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Deputy Prime Minister to champion Social Mobility
Source: http://www.cabinetoffice.gov.uk
Source Date: Wednesday, August 18, 2010
Focus: Institution and HR Management
Country: United Kingdom
Created: Aug 19, 2010

Deputy Prime Minister Nick Clegg is to lead government efforts to improve social mobility, he announced today. In a speech hosted by the think-tank CentreForum, the Deputy Prime Minister also confirmed the appointment of former Labour MP Alan Milburn to undertake independent, annual reviews of progress towards a more socially mobile society.

The Deputy Prime Minister said that although budget cuts are needed, the Government is committed to investing in a fairer future. In the UK, a child’s future is still substantially driven by their parents’ occupation, income and education – rather than by the child’s own talent, ability and effort. 

Mr Clegg said;

“This Government is committed to the long term – to making decisions today that will promote a better future: a more prosperous economy, and a fairer society. Our determination to fix the deficit is matched by our determination to create a more socially mobile society.”

He also said:

“I am acutely aware that it is very much easier to declare political support for social mobility than it is to improve it. If social mobility were improved every time a politician made a speech about it, we’d be living in a nirvana of opportunity.

“This is a complex and contested area of both research and policy. And action to improve social mobility will take many years to take effect. In policy terms, it is like turning the wheel on an oil tanker.

“Promoting social mobility is a long-term business. And it is precisely for that reason that it is vital to establish now, at the beginning of our time in office, that promoting social mobility is at the top of our social agenda.”

Mr Clegg said that social mobility was the key to a fairer society:

“My particular focus is on inter-generational social mobility - the extent to which a person’s income or social class is influenced by the income or social class of their parents. Social mobility is a measure of the degree to which the patterns of advantage and disadvantage in one generation are passed on to the next. How far, if you like, the sins of the father are visited on the son.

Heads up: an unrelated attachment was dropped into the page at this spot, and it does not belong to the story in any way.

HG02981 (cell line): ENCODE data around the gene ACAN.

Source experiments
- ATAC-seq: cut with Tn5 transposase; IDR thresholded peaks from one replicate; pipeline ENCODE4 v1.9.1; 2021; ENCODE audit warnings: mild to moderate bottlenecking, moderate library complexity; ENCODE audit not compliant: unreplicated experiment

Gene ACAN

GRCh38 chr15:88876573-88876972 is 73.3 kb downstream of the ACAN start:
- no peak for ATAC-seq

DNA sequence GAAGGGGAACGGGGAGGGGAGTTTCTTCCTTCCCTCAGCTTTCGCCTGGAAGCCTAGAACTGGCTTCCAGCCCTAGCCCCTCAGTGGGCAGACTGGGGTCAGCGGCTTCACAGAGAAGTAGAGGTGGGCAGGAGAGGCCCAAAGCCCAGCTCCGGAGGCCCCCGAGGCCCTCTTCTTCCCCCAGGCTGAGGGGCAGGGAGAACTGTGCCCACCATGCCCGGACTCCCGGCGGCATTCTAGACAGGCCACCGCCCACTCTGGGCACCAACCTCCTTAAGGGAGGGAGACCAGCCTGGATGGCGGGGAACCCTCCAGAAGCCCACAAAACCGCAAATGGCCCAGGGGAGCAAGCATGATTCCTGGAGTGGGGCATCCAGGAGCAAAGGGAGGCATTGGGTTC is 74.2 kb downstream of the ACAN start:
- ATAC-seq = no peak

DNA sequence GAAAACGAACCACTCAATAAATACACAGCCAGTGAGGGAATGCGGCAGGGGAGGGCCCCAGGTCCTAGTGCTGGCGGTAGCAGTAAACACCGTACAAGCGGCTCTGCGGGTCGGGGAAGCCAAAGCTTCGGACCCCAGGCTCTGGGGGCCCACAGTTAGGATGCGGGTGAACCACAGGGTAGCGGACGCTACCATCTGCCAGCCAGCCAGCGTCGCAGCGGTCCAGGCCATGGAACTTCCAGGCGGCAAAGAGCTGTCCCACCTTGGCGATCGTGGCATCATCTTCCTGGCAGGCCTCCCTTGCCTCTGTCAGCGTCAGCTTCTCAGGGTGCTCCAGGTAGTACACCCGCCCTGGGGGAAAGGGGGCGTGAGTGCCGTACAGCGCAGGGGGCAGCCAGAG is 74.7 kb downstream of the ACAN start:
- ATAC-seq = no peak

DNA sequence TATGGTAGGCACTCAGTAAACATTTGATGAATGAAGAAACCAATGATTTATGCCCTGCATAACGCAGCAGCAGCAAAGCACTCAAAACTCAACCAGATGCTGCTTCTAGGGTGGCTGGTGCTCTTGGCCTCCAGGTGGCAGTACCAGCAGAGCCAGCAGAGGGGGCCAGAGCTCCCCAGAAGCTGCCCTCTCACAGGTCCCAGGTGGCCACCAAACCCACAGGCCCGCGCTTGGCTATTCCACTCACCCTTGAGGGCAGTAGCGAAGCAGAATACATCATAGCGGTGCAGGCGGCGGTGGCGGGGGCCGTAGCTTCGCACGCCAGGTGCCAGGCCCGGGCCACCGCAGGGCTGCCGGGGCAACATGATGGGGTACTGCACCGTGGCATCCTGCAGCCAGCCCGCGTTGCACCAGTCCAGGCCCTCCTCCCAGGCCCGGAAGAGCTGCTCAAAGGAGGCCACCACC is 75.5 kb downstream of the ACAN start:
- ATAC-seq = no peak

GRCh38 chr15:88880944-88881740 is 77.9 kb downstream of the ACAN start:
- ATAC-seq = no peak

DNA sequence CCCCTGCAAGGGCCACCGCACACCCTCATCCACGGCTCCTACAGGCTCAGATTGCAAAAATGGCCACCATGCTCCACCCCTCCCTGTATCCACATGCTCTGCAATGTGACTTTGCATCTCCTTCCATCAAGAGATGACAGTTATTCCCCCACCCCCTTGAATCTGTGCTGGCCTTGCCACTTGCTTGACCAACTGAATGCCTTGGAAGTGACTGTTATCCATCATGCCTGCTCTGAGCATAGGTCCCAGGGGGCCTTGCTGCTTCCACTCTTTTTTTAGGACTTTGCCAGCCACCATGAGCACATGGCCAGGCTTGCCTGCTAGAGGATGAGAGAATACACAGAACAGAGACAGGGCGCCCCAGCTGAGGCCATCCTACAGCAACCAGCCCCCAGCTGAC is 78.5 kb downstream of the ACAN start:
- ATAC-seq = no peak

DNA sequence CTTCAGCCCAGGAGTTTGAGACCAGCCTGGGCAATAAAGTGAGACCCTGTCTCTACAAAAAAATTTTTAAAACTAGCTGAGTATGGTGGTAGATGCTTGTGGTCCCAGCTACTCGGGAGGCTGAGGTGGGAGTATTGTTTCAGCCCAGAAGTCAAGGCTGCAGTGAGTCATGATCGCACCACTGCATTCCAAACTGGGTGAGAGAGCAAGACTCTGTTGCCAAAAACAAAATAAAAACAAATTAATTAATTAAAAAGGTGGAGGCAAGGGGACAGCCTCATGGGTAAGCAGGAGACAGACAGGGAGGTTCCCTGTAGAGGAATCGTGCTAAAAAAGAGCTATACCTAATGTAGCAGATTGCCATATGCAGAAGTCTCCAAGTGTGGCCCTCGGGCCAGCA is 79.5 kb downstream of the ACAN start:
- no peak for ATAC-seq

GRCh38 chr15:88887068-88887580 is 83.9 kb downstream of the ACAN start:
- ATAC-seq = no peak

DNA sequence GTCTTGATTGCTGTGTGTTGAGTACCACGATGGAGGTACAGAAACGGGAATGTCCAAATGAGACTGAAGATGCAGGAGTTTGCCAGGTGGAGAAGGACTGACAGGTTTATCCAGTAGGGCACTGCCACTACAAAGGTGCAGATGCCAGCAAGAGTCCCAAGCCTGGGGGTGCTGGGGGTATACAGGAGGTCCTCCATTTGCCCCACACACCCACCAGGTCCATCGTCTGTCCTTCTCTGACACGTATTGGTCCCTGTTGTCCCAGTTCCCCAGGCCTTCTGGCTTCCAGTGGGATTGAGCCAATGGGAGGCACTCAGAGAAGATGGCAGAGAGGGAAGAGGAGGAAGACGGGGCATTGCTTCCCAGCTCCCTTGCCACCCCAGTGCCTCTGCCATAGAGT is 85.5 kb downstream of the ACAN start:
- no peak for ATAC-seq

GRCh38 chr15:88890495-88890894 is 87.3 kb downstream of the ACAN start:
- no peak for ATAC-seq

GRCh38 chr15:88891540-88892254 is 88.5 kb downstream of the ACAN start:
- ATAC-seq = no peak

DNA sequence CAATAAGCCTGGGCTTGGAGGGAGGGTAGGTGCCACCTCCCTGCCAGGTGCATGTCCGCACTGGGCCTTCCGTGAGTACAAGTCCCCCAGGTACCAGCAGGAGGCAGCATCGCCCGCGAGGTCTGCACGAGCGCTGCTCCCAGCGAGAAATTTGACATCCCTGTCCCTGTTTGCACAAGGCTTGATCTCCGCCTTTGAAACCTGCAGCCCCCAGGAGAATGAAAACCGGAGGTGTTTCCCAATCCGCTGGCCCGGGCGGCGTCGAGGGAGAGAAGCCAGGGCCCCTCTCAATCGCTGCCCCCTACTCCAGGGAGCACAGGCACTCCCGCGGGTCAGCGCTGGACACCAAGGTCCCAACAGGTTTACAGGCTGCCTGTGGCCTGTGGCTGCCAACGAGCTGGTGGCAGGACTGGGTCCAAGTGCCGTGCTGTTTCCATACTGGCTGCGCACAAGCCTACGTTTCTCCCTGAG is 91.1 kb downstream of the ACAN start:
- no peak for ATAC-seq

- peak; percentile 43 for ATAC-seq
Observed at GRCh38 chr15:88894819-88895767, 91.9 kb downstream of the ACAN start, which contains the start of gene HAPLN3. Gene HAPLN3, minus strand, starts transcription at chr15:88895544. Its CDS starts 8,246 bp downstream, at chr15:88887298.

“There is of course plenty of argument within the social science community about precise measures, international comparisons and preferred metrics. But I think intergenerational social mobility speaks to most people’s definition of fairness.

“Fairness means everyone having the chance to do well, irrespective of their beginnings. Fairness means that no one is held back by the circumstances of their birth. Fairness demands that what counts is not the school you went to or the jobs your parents did, but your ability and your ambition.

“In other words, fairness means social mobility.”

The Deputy Prime Minister identified some of the key barriers to social mobility, including differences in pre-school years; educational inequalities; levels of parental involvement; the gap between Further and Higher Education; and the difficulty for children from disadvantaged backgrounds entering the professions.

Mr Clegg said that the Coalition has already committed to progressive tax changes and reforms to the education system.  However, more action is needed if the Government is to address the long term challenge of improving social mobility – especially in difficult economic times.

The Deputy Prime Minister will champion social mobility within Government and chair a Ministerial Group to drive forward action across Whitehall.

Alan Milburn has also been appointed to provide an annual review of the effectiveness of the Government's approach to increasing social mobility, and the contribution of actions undertaken by civil society, employers, community groups and other non-government organisations.  He is expected to build on his previous work as Chair of the Panel on Fair Access to the Professions, but also to take a much wider view of social mobility, particularly for the most disadvantaged in society.  Detailed terms of reference will be announced shortly.

Mr Clegg said:

“I am delighted that Alan Milburn has agreed to hold us accountable for making progress on our social mobility aims.  Across the political spectrum we believe that every child, whatever the circumstances of their birth, should have equal chances in life.  Alan’s appointment shows that this is not a party political matter.

“Our Coalition Agreement has already set out a large number of reforms and programmes that will help improve the level of social mobility in the UK.  Our new Ministerial Group will help ensure that these plans work together to raise social mobility.  In addition, I will ensure that as a Government we are addressing all the key drivers of social mobility, particularly at those key points in a young person’s life when they can become disconnected with the education and wider support system.”

In his letter accepting the post, Mr Milburn said:

“The goal of an open mobile society where all have a fair chance to progress is something that has motivated me all my adult life...For me, the job of politics is to make that possible by breaking down the barriers that prevent people from realising their potential. “

“In this new role I aim to fairly and independently assess the progress each set of institutions is making to a United Kingdom where there are more opportunities for people, regardless of their starting point in life, to realise their aspirations.”

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